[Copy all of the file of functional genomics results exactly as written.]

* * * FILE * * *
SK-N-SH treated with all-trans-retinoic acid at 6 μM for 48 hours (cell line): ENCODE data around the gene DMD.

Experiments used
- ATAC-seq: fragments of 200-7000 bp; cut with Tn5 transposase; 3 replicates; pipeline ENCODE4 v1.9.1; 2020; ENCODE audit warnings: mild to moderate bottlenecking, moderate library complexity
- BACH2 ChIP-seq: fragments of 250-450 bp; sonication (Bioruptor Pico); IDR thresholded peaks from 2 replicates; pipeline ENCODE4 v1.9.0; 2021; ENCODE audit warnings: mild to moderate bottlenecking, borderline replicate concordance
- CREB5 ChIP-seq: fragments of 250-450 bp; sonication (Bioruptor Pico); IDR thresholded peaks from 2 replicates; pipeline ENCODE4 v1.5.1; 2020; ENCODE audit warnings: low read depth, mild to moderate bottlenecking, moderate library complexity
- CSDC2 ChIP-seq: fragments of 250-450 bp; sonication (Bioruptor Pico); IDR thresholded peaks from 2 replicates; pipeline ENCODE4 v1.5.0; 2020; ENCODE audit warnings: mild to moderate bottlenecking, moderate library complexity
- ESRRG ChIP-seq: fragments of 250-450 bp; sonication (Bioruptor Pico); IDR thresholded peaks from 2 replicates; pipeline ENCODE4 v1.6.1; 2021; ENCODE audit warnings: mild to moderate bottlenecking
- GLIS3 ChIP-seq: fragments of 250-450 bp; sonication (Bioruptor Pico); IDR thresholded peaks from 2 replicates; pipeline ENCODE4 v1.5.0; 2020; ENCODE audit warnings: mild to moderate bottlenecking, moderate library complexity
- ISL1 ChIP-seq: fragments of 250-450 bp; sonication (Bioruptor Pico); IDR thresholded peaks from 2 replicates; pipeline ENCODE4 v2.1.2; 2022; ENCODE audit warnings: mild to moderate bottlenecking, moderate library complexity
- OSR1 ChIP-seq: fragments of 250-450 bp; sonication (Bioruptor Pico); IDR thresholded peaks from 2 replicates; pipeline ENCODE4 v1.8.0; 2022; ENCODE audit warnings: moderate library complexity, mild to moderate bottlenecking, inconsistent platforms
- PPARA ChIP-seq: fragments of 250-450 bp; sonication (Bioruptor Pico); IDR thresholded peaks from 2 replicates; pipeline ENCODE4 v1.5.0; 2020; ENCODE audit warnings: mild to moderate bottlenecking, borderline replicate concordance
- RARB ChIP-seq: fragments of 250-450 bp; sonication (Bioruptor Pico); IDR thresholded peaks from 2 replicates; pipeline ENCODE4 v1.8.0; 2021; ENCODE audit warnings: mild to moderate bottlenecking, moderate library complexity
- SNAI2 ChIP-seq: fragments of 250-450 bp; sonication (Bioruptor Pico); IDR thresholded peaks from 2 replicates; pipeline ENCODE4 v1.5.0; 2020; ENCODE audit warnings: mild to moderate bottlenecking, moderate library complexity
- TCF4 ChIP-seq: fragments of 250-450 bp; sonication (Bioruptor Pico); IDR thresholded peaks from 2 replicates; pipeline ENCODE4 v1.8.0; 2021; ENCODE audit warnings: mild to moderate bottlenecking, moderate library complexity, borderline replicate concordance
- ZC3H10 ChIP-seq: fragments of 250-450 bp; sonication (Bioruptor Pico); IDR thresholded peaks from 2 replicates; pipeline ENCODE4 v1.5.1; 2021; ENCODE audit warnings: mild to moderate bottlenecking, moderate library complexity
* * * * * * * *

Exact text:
SK-N-SH treated with all-trans-retinoic acid at 6 μM for 48 hours (cell line): ENCODE data around the gene DMD.

Experiments used
- ATAC-seq: fragments of 200-7000 bp; cut with Tn5 transposase; 3 replicates; pipeline ENCODE4 v1.9.1; 2020; ENCODE audit warnings: mild to moderate bottlenecking, moderate library complexity
- BACH2 ChIP-seq: fragments of 250-450 bp; sonication (Bioruptor Pico); IDR thresholded peaks from 2 replicates; pipeline ENCODE4 v1.9.0; 2021; ENCODE audit warnings: mild to moderate bottlenecking, borderline replicate concordance
- CREB5 ChIP-seq: fragments of 250-450 bp; sonication (Bioruptor Pico); IDR thresholded peaks from 2 replicates; pipeline ENCODE4 v1.5.1; 2020; ENCODE audit warnings: low read depth, mild to moderate bottlenecking, moderate library complexity
- CSDC2 ChIP-seq: fragments of 250-450 bp; sonication (Bioruptor Pico); IDR thresholded peaks from 2 replicates; pipeline ENCODE4 v1.5.0; 2020; ENCODE audit warnings: mild to moderate bottlenecking, moderate library complexity
- ESRRG ChIP-seq: fragments of 250-450 bp; sonication (Bioruptor Pico); IDR thresholded peaks from 2 replicates; pipeline ENCODE4 v1.6.1; 2021; ENCODE audit warnings: mild to moderate bottlenecking
- GLIS3 ChIP-seq: fragments of 250-450 bp; sonication (Bioruptor Pico); IDR thresholded peaks from 2 replicates; pipeline ENCODE4 v1.5.0; 2020; ENCODE audit warnings: mild to moderate bottlenecking, moderate library complexity
- ISL1 ChIP-seq: fragments of 250-450 bp; sonication (Bioruptor Pico); IDR thresholded peaks from 2 replicates; pipeline ENCODE4 v2.1.2; 2022; ENCODE audit warnings: mild to moderate bottlenecking, moderate library complexity
- OSR1 ChIP-seq: fragments of 250-450 bp; sonication (Bioruptor Pico); IDR thresholded peaks from 2 replicates; pipeline ENCODE4 v1.8.0; 2022; ENCODE audit warnings: moderate library complexity, mild to moderate bottlenecking, inconsistent platforms
- PPARA ChIP-seq: fragments of 250-450 bp; sonication (Bioruptor Pico); IDR thresholded peaks from 2 replicates; pipeline ENCODE4 v1.5.0; 2020; ENCODE audit warnings: mild to moderate bottlenecking, borderline replicate concordance
- RARB ChIP-seq: fragments of 250-450 bp; sonication (Bioruptor Pico); IDR thresholded peaks from 2 replicates; pipeline ENCODE4 v1.8.0; 2021; ENCODE audit warnings: mild to moderate bottlenecking, moderate library complexity
- SNAI2 ChIP-seq: fragments of 250-450 bp; sonication (Bioruptor Pico); IDR thresholded peaks from 2 replicates; pipeline ENCODE4 v1.5.0; 2020; ENCODE audit warnings: mild to moderate bottlenecking, moderate library complexity
- TCF4 ChIP-seq: fragments of 250-450 bp; sonication (Bioruptor Pico); IDR thresholded peaks from 2 replicates; pipeline ENCODE4 v1.8.0; 2021; ENCODE audit warnings: mild to moderate bottlenecking, moderate library complexity, borderline replicate concordance
- ZC3H10 ChIP-seq: fragments of 250-450 bp; sonication (Bioruptor Pico); IDR thresholded peaks from 2 replicates; pipeline ENCODE4 v1.5.1; 2021; ENCODE audit warnings: mild to moderate bottlenecking, moderate library complexity